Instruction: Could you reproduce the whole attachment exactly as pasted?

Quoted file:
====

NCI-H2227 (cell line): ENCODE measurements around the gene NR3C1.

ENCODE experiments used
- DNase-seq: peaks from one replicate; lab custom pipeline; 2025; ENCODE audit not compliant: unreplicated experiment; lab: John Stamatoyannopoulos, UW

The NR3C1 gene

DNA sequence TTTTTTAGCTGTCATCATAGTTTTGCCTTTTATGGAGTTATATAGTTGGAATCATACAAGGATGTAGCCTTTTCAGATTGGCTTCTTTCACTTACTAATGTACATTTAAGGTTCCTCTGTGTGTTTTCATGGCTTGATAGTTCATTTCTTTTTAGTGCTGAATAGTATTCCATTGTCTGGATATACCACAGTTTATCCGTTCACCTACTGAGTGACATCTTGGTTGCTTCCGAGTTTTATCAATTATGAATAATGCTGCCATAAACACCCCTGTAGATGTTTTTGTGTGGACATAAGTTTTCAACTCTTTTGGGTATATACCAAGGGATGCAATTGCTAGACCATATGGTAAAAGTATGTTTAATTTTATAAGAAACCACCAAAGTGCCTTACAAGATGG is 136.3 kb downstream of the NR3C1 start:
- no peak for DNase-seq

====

NCI-H2227 (cell line): ENCODE measurements around the gene NR3C1.

ENCODE experiments used
- DNase-seq: peaks from one replicate; lab custom pipeline; 2025; ENCODE audit not compliant: unreplicated experiment; lab: John Stamatoyannopoulos, UW

The NR3C1 gene

DNA sequence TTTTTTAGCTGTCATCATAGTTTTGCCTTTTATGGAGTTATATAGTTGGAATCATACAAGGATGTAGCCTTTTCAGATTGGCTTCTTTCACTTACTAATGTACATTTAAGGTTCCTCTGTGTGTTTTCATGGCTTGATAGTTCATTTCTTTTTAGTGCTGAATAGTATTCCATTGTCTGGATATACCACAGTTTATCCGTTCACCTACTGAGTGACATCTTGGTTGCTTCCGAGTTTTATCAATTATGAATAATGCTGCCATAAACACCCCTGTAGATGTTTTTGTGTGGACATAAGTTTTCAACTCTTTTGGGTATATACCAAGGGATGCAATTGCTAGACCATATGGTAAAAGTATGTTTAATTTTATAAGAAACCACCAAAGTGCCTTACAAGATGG is 136.3 kb downstream of the NR3C1 start:
- no peak for DNase-seq